Davy Bowman is the luckiest of boys. He lives on a street "where it is always summer when it isn't Halloween or Christmas." He plays games of hide and seek with the neighborhood kids until dark. The dads played, too, "once in awhile before they went to war or worked Sunday shift." Davy's Dad always played. World War II changed life on Davy's street, but it didn't change the fact that his Dad and his big brother Bill were his heroes.
Bill's career as a fighter pilot and the events of the war provide the framework for this heartwarming tale of family life in middle America during World War II. Author Richard Peck pays tribute to own father in the person of Davy's Dad, Earl. Davy's hero worship of his father is not misplaced; we learn through the events of the story that Earl Bowman is a man of character, a family man who has earned the love and respect of his young son.
The story shows us life on the home front with authentic historic detail and humor. Davy and his friend Scooter go to school and have adventures that take them beyond the confines of their street, entertaining us they do. The boys decide to collect scrap metal for the war effort- twenty pounds will earn them a ticket to a Saturday matinee-doing so takes them to the haunted house on the edge of town. There they meet Mr. Stonecypher, who "looks like Father Time" and, the boys suspect, has a body stashed in his old trunk. The search for milkweed (needed to stuff flotation devices) brings them face to face with Euliala Tate. Miss Tate totes a blunderbuss and has a face that looks "like a walnut." The boys suppose her to be the oldest, scariest woman in the world, but she turns out to one of the stories richest characters.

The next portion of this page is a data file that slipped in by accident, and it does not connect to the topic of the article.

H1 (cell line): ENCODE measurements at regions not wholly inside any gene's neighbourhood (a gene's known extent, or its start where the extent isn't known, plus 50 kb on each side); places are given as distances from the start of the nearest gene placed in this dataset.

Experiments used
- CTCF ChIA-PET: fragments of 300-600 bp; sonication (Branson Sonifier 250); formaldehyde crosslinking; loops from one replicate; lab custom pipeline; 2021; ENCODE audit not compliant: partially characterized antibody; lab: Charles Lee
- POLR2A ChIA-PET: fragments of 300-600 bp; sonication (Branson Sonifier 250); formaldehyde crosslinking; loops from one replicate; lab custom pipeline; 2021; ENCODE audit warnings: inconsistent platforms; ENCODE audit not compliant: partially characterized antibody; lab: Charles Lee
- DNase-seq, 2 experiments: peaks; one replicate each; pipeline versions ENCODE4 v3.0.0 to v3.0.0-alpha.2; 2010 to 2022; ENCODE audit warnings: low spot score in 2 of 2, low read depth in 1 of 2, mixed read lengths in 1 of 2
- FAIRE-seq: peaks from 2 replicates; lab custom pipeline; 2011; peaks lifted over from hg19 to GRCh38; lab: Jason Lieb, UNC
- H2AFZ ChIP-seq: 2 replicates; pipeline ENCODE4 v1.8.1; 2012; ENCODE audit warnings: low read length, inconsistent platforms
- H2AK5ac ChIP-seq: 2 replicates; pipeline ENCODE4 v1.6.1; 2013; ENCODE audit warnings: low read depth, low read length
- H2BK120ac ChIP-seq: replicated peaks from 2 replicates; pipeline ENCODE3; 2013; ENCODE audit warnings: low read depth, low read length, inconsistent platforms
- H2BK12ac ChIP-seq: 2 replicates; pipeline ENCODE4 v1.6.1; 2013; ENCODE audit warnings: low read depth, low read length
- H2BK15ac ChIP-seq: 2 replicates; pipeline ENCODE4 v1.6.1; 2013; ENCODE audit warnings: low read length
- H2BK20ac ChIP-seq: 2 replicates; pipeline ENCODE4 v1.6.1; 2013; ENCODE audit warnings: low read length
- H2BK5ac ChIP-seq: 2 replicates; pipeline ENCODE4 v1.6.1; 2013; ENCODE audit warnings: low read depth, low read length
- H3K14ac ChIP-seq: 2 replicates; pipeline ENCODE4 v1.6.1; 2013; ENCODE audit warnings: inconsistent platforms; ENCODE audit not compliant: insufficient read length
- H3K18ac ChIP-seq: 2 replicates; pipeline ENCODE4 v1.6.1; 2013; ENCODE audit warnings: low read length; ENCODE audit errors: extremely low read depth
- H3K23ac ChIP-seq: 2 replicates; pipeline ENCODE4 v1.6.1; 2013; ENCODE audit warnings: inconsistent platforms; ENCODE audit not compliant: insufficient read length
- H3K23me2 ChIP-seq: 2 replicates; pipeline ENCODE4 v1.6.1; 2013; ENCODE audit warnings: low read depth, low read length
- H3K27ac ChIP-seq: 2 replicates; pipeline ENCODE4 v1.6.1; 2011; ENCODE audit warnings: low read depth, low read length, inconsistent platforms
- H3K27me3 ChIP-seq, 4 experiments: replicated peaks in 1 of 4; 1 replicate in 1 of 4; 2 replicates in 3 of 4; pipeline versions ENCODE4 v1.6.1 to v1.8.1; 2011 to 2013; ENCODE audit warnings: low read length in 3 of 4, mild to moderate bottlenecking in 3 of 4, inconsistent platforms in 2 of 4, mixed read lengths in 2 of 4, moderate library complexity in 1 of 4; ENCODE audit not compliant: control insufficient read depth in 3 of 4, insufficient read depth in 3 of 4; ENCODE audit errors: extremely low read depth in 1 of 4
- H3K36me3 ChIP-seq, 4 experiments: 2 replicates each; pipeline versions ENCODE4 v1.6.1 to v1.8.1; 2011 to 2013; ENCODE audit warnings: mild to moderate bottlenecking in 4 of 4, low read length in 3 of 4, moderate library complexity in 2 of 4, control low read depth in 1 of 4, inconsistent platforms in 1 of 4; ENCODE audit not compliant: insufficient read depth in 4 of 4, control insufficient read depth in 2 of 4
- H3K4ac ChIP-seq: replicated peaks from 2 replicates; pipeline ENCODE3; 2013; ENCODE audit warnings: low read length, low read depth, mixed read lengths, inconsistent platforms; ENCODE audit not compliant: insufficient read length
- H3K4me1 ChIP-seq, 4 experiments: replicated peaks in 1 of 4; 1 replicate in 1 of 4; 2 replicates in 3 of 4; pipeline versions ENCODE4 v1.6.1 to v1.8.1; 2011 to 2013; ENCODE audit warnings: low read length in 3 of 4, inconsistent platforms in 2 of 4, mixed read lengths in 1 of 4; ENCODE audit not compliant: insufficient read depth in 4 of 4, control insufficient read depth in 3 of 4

The book celebrates family life and sacrifice. The story is realistic but not graphic; there are family tensions, playground extortion, and even an appearance by organized crime. The characters in this book face their difficulties with integrity and an appreciation for what is good in life, giving us a good read that tugs at our heartstrings and makes us laugh along the way.
Margaret Hannon is a homeschooling mother. She and her husband live in Bolton, MA with five of their eight children.